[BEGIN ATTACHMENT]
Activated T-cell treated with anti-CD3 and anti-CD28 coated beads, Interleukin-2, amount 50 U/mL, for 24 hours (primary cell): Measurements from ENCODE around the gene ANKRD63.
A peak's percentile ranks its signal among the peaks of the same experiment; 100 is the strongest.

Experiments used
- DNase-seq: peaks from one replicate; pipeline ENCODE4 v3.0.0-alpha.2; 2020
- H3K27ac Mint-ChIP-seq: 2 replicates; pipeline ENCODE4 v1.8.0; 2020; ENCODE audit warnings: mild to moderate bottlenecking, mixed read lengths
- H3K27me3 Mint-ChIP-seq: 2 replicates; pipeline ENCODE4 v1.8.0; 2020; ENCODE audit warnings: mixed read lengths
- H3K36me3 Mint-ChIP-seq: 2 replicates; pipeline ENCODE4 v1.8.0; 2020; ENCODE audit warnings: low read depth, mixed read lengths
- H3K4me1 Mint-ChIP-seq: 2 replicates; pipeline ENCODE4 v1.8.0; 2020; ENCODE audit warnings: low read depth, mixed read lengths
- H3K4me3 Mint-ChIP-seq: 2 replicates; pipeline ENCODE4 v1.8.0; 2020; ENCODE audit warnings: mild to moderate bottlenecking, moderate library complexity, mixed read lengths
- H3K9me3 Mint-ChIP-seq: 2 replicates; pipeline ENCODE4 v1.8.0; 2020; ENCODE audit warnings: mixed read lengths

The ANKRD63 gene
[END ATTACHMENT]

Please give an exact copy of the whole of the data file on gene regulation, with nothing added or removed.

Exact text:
Activated T-cell treated with anti-CD3 and anti-CD28 coated beads, Interleukin-2, amount 50 U/mL, for 24 hours (primary cell): Measurements from ENCODE around the gene ANKRD63.
A peak's percentile ranks its signal among the peaks of the same experiment; 100 is the strongest.

Experiments used
- DNase-seq: peaks from one replicate; pipeline ENCODE4 v3.0.0-alpha.2; 2020
- H3K27ac Mint-ChIP-seq: 2 replicates; pipeline ENCODE4 v1.8.0; 2020; ENCODE audit warnings: mild to moderate bottlenecking, mixed read lengths
- H3K27me3 Mint-ChIP-seq: 2 replicates; pipeline ENCODE4 v1.8.0; 2020; ENCODE audit warnings: mixed read lengths
- H3K36me3 Mint-ChIP-seq: 2 replicates; pipeline ENCODE4 v1.8.0; 2020; ENCODE audit warnings: low read depth, mixed read lengths
- H3K4me1 Mint-ChIP-seq: 2 replicates; pipeline ENCODE4 v1.8.0; 2020; ENCODE audit warnings: low read depth, mixed read lengths
- H3K4me3 Mint-ChIP-seq: 2 replicates; pipeline ENCODE4 v1.8.0; 2020; ENCODE audit warnings: mild to moderate bottlenecking, moderate library complexity, mixed read lengths
- H3K9me3 Mint-ChIP-seq: 2 replicates; pipeline ENCODE4 v1.8.0; 2020; ENCODE audit warnings: mixed read lengths

The ANKRD63 gene